Russell and Duenes

The “Big Man Upstairs” is burning with anger against you

with 4 comments

I heard someone mention the “Big Man Upstairs” euphemism yesterday and it really began to bother me, even more than it usually does.  It isn’t really an issue of theology that bothers me, but rather a carefree attitude about who God is and how we are to respond to Him.  I find it interesting that people in our lives who command a certain type of respect, say the President of the U.S., is still called “Mr. President” after he leaves office- even if he was an immoral person or terrible president.  We don’t call Jimmy Carter “That peanut farmer from down south” or Bill Clinton “That whore-monger who is using the city of Harlem for his own political gain” when we are trying to discuss their credibility as a former president.  If I was hired by Microsoft and happened to meet Bill Gates face to face, I don’t think I would call him “Billy” or “the Gatester.”  I wouldn’t call Desmond Tutu “That smiling dude in Africa” or Mother Teresa “That leathery lady in the white coat and hood.”  We revere people like them and treat them with due respect and honor.

Frankly, it is not just a horribly ill-conceived and offensive comment to refer to God in this way, but rather irrational to boot.  God is not just “Big.” He is infinite.  He isn’t just “upstairs.” He is everywhere.  He isn’t just some Jabba the Hut figure who happens to be kind, benevolent and organize our weather patterns.  He is the most glorious and holy entity that can ever exist for all eternity. God is righteously burning in anger against our flippant attitudes toward His nature and being.  We mock the God of the Universe when we think of Him as some old man in the sky.  He isn’t your kindly grandfather.  He isn’t your Genie.  He isn’t some important guy we have to talk to once in a while.  This scorns God and shames us.  Jonathan Edwards once said of mockers: “They are now the objects of that very same anger and wrath of God that is expressed in the torments of hell: and the reason why they don’t go down to hell at each moment, is not because God, in whose power they are, is not then very angry with them; as angry as he is with many of those miserable creatures that he is now tormenting in hell, and do there feel and bear the fierceness of his wrath. Yea, God is a great deal more angry with great numbers that are now on earth, yea, doubtless with many that are now in this congregation, that it may be are at ease and quiet, than he is with many of those who are now in the flames of hell.”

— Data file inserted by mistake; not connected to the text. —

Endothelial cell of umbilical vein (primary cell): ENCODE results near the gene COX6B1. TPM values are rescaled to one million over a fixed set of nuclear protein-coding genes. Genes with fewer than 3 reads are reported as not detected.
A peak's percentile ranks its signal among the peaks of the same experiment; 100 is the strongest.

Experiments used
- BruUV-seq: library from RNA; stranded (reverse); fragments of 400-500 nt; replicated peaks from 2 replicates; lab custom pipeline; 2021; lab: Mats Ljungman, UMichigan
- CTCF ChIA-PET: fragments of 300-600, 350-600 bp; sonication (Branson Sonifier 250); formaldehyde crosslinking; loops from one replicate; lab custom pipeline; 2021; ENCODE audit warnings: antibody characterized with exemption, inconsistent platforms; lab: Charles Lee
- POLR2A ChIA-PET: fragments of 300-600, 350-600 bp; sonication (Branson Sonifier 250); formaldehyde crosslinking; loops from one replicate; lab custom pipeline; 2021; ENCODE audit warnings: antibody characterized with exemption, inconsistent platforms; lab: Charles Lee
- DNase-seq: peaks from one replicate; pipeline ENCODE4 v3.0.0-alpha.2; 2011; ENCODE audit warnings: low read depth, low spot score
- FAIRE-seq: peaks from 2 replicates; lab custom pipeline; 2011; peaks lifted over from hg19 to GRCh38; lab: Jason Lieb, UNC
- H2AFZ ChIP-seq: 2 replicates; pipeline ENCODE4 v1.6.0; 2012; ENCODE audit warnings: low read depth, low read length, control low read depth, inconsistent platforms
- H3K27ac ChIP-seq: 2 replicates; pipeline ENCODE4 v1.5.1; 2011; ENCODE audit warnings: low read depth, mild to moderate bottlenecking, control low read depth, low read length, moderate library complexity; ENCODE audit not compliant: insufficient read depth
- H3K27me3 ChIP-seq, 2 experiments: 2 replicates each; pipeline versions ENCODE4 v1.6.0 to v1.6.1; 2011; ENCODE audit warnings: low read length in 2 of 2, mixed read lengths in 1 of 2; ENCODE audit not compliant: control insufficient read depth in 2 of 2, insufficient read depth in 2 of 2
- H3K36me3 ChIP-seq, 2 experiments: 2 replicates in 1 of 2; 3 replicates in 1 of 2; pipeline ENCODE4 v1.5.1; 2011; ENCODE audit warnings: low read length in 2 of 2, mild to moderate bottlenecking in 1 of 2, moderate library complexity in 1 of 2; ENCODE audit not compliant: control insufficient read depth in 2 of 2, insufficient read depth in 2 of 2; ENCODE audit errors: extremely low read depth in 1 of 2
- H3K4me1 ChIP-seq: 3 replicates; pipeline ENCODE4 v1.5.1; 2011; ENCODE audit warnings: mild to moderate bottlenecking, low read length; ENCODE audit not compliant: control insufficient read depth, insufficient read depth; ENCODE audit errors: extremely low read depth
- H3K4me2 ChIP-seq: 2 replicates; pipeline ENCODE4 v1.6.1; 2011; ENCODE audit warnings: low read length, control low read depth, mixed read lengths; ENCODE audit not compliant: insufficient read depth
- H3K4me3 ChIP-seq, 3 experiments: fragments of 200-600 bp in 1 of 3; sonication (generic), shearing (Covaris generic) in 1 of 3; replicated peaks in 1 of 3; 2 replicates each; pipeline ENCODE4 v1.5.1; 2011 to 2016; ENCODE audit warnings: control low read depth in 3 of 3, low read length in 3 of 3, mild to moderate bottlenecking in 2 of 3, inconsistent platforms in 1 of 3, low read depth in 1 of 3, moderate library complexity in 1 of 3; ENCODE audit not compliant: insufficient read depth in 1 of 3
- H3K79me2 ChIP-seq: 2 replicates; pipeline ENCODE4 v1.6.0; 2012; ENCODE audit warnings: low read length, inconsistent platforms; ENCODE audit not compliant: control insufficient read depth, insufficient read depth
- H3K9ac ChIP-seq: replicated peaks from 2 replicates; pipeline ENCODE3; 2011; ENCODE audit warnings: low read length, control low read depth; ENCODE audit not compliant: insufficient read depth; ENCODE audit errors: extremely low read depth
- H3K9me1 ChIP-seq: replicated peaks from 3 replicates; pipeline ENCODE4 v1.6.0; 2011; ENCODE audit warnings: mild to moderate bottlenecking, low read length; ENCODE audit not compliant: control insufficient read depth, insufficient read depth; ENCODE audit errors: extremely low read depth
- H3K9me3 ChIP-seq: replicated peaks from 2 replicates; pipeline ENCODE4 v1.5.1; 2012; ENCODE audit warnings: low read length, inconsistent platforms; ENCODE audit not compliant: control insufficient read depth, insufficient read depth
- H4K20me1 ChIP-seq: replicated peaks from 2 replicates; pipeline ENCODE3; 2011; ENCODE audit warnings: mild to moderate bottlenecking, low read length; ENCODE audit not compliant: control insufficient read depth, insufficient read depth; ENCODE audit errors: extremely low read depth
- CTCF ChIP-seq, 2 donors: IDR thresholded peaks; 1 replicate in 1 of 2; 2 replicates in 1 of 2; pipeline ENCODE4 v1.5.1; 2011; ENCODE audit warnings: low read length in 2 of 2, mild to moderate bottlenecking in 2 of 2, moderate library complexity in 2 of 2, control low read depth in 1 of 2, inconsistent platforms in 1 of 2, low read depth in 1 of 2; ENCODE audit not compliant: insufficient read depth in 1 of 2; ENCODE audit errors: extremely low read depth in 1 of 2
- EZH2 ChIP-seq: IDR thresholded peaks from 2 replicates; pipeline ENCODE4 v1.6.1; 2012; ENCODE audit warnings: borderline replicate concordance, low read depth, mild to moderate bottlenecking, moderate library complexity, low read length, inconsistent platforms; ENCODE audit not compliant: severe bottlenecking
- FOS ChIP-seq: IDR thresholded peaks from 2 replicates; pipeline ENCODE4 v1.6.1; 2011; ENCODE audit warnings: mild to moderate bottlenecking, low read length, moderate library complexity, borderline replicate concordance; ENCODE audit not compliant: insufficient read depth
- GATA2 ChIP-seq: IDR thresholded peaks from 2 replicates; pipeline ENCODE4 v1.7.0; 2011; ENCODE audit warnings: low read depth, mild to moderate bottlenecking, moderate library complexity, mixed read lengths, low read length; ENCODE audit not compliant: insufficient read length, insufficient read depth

Written by Michael Duenes

June 10, 2010 at 3:37 pm

4 Responses

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  1. Hey Hudson, what do you think of what Mike said about God being angry?
    4-year-old Hudson’s reply, “No, He nice.”
    [apology to those readers who don’t know the inside joke expressed above]

    Duke Dillard

    June 10, 2010 at 11:59 pm

  2. Reading Tozer’s Knowledge of the Holy right now: he agrees with you. And that was 60 years ago, I wonder what he would have to say today.

    Andy M.

    June 11, 2010 at 11:25 am

  3. Jonathan Edwards said God was madder at the people sitting in his church than He was at the people in hell?

    How could Edwards possibly know something like that? Did God tell him?

    Statements like that attributed to Edwards make me not respect the guy too much.


    June 11, 2010 at 3:57 pm

  4. Bates – One thing we know for sure, Jonathan Edwards knew the Scriptures inside out and upside down. That doesn’t mean he’s right, but he certainly wasn’t just taking a stab in the dark. Second, Edwards said that God was a great deal madder at some of those in his congregation who are at ease. And I’m going to venture that his thinking is thus: Those in Edwards’ congregation, and many others on earth at the time, are well versed in the Scriptures and know the gospel and what God requires of them. Thus, they are in known rebellion against God’s word, whereas many in hell were not. And then I think Edwards’ mind would go to a Scripture such as Luke 12:47-48 – “That servant who knows his master’s will and does not get ready or does not do what his master wants will be beaten with many blows. But the one who does not know and does things deserving punishment will be beaten with few blows. From everyone who has been given much, much will be demanded; and from the one who has been entrusted with much, much more will be asked.” And that’s how Edwards surmises that God is more angry with members of his congregation than with some who are in hell.

    I think this to be a sound conclusion, and so my respect for Edwards remains in tact.



    June 12, 2010 at 10:24 am

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